PT Classroom - Muscle Energy Technique  

by Dr. Kerry D’Ambrogio, D.O.M., A.P., P.T., D.O.-M.T.P.

Dr. Kerry D'Ambrogio, D.O.M., A.P., P.T., D.O.-M.T.P. is an internationally recognized lecturer, author, physical therapist, osteopath and board certified acupuncture physician. He is the President and Director of the D'Ambrogio Institute (DAI) and Therapeutic Systems, Inc. (TSI). He graduated from the Physical Therapy program at the University of Toronto, Canada, the Osteopathic program at the Canadian Academy of Osteopathy in Hamilton, Ontario, Canada, The John Wernham College of Classical Osteopathy in Maidstone England and the Acupuncture program at the Academy of Chinese Healing Arts in Sarasota, Florida, USA. His unique approach follows several schools of thought. His background in manual therapy includes: Maitland, Kaltenborn, Cyriax, McKenzie, Norwegian approach, and Osteopathy (Muscle Energy, Strain/Counterstrain, Myofascial Release, Craniosacral Therapy/Cranial Osteopathy, Visceral Manipulation, and Classical Osteopathy among others). Dr. D'Ambrogio also has a background in Acupuncture, Applied Kinesiology, Orthotics, Muscle Imbalance and a variety of exercise and movement therapies (Janda, Somatics, Florence Kendal, Shirley Sahrman and the Norwegian approach, among others).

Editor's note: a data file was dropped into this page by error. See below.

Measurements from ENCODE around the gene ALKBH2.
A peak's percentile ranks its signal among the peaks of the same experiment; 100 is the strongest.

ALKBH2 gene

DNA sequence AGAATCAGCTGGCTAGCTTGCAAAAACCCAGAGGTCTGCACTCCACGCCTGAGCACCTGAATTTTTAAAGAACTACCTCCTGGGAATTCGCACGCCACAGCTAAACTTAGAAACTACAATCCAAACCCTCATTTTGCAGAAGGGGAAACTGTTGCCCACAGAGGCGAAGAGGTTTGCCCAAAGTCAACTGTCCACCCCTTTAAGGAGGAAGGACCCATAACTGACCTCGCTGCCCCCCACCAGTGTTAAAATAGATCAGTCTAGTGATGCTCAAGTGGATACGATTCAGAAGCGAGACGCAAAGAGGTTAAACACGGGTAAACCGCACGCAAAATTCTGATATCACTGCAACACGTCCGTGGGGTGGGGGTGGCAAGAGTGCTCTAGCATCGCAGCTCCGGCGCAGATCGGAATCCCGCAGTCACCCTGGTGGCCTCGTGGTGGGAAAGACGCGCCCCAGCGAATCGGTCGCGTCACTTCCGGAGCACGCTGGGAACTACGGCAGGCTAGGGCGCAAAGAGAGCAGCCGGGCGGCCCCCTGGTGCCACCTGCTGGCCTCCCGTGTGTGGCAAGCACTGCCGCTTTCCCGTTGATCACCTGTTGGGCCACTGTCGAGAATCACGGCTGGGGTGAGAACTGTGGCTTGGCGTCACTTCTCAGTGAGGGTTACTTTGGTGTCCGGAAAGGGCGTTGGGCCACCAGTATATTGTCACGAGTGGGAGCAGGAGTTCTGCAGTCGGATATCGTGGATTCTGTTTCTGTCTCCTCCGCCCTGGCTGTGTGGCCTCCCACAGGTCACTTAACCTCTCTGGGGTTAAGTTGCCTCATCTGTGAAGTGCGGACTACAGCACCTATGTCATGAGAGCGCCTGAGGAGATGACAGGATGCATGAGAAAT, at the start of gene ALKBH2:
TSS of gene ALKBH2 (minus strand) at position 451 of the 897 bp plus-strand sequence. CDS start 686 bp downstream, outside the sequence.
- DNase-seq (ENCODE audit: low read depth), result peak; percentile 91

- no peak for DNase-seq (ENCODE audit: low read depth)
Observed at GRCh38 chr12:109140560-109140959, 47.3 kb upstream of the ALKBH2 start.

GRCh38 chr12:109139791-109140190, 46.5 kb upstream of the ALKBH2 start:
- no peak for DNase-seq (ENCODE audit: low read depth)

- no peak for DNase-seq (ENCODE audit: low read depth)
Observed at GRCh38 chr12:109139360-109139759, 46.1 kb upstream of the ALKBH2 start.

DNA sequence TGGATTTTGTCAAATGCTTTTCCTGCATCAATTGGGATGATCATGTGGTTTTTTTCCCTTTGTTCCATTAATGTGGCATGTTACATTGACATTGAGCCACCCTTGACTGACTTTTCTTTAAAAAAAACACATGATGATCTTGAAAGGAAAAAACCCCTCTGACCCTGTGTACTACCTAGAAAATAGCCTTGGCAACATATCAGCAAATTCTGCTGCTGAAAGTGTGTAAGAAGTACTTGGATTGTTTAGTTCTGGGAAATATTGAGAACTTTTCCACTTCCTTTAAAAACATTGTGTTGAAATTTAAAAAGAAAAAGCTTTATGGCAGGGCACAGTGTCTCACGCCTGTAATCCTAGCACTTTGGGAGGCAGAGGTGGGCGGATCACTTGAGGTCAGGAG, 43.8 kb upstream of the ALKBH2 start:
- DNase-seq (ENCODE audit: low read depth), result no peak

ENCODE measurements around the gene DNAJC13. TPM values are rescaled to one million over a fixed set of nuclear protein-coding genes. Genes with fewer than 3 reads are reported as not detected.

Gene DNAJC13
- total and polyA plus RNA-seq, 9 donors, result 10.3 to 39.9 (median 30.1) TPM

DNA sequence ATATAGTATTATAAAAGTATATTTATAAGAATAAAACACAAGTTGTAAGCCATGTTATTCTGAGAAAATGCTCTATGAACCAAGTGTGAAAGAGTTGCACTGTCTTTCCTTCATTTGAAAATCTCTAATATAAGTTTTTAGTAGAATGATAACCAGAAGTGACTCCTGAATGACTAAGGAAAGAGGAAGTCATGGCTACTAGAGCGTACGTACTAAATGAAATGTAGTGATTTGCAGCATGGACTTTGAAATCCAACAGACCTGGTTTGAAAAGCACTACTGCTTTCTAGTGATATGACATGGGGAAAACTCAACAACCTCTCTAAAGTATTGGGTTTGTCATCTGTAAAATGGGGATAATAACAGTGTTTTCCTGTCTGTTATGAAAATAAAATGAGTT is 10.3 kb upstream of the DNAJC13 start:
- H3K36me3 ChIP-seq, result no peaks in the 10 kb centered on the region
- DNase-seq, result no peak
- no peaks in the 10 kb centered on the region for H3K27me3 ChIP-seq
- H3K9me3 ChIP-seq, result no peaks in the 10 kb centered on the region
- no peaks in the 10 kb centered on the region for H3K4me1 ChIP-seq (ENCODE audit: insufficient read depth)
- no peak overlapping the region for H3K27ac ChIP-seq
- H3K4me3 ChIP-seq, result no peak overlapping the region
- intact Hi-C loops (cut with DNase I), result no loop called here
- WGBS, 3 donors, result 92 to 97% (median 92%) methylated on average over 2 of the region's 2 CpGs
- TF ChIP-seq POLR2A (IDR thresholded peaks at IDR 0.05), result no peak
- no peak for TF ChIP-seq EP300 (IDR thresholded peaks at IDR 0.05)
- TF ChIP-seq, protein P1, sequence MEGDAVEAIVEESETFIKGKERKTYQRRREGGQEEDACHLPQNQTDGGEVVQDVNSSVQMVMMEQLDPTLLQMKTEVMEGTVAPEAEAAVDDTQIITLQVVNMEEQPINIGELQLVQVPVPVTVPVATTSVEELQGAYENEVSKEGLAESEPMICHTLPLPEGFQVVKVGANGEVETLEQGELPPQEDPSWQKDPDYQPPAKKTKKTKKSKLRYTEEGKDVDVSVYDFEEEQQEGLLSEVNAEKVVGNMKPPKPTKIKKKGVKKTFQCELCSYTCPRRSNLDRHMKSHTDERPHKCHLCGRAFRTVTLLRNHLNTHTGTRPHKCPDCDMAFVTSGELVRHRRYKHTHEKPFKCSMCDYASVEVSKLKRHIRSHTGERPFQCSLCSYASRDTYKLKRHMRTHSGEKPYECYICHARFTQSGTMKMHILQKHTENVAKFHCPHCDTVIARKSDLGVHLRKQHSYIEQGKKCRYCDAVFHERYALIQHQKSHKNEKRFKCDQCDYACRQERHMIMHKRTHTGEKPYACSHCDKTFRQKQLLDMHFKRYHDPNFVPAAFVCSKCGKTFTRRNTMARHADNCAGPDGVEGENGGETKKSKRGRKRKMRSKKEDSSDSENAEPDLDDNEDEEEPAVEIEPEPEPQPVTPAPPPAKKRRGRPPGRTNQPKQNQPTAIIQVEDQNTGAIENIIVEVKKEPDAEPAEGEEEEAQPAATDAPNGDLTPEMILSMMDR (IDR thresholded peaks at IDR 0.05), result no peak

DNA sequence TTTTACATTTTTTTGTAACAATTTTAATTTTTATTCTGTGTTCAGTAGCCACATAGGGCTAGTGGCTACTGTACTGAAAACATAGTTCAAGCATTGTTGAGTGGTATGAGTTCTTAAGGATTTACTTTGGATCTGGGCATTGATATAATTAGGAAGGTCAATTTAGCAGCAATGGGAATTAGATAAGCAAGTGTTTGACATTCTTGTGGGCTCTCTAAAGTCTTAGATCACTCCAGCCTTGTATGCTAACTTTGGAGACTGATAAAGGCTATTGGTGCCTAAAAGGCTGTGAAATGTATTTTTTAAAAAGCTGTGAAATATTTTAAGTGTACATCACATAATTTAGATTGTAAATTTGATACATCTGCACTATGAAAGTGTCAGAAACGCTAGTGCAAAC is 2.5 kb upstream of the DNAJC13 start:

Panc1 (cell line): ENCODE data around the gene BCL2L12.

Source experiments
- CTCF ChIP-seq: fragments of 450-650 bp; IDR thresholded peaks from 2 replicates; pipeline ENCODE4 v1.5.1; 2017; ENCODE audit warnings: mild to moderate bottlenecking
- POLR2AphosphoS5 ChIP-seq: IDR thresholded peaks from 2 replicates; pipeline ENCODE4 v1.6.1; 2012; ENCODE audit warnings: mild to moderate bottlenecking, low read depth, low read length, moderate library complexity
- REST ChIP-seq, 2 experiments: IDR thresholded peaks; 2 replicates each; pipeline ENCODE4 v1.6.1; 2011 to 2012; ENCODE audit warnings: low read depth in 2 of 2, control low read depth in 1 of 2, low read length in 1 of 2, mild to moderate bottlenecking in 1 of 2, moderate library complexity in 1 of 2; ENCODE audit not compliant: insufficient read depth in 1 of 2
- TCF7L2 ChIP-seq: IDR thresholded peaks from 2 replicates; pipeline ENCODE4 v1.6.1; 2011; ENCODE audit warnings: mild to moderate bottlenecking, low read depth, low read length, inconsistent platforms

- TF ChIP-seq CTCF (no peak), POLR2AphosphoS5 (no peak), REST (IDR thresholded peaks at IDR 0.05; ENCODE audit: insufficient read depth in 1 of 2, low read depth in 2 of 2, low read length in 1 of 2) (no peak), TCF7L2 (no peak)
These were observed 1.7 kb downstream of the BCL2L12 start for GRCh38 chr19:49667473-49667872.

Dr. D'Ambrogio started lecturing in 1988 and has taught in over 20 countries worldwide. He is recognized throughout Canada, the United States, Mexico, Brazil, Venezuela, China, Hong Kong, Japan, New Zealand, Australia, the Philippines, South Africa, England, Scotland, Wales, Ireland, Germany, Italy, Norway, and Israel as an exceptional teacher of manual and exercise therapies. He is a certified instructor recognized by the International Alliance of Healthcare Educators (IAHE). He is a published author of Positional Release Therapy and he has written numerous articles in Physical and Occupational Therapy journals. He has also discussed health issues on radio and television talk shows.

Muscle Energy Technique

Neural Muscle Energy Technique (MET) primarily reduces the tone in a hypertonic muscle, re-establishing its normal resting length. Shortened and hypertonic muscles frequently are the reason for restricted motion of a joint or a group of joints. Using isometric contractions created by the interplay between therapist and patient, MET gently re-educates the hypertonic muscle to its original range and function.